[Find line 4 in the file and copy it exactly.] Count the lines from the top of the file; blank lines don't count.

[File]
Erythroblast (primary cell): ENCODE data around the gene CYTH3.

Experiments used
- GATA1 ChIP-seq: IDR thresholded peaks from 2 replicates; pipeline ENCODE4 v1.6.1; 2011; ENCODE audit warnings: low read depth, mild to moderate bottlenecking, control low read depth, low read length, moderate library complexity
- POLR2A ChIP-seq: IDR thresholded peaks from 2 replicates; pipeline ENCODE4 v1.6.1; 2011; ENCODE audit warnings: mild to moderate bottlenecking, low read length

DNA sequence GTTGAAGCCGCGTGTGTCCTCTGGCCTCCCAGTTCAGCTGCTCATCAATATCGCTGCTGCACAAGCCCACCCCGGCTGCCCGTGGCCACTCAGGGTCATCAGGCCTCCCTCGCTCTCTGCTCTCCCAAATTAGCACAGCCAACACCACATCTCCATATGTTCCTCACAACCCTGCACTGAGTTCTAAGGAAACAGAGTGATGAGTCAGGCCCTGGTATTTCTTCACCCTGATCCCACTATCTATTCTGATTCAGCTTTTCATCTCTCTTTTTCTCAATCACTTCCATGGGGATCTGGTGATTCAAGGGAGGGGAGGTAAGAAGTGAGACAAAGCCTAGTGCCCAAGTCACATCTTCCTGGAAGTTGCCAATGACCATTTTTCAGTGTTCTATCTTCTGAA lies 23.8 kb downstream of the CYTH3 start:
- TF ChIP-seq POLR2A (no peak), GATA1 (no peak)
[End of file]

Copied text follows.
- POLR2A ChIP-seq: IDR thresholded peaks from 2 replicates; pipeline ENCODE4 v1.6.1; 2011; ENCODE audit warnings: mild to moderate bottlenecking, low read length